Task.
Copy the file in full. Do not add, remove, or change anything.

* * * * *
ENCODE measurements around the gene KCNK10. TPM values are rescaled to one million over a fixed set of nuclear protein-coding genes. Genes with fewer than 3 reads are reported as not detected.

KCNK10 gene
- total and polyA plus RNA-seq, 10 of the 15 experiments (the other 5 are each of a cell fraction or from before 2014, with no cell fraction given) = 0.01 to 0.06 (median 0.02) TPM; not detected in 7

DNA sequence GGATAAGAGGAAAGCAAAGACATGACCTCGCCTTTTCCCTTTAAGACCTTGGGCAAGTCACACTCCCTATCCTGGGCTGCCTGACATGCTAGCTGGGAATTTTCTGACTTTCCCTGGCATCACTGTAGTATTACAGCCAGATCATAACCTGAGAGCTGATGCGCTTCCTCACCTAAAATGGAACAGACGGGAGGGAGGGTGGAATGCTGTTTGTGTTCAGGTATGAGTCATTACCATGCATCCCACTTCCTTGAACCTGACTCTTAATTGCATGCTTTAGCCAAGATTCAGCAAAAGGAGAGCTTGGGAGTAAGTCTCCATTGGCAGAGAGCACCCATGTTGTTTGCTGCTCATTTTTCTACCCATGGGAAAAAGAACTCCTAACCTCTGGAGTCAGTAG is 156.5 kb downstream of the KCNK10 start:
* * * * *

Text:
ENCODE measurements around the gene KCNK10. TPM values are rescaled to one million over a fixed set of nuclear protein-coding genes. Genes with fewer than 3 reads are reported as not detected.

KCNK10 gene
- total and polyA plus RNA-seq, 10 of the 15 experiments (the other 5 are each of a cell fraction or from before 2014, with no cell fraction given) = 0.01 to 0.06 (median 0.02) TPM; not detected in 7

DNA sequence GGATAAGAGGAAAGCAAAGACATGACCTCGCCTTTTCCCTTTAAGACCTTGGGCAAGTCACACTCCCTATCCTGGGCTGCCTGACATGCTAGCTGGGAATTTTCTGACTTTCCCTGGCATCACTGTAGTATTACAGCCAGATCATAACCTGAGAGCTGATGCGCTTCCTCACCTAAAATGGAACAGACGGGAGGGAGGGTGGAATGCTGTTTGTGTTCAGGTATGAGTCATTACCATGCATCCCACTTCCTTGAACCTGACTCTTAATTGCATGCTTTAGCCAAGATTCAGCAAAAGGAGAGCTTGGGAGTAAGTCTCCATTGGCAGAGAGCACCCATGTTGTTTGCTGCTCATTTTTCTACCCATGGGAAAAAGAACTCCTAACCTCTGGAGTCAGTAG is 156.5 kb downstream of the KCNK10 start: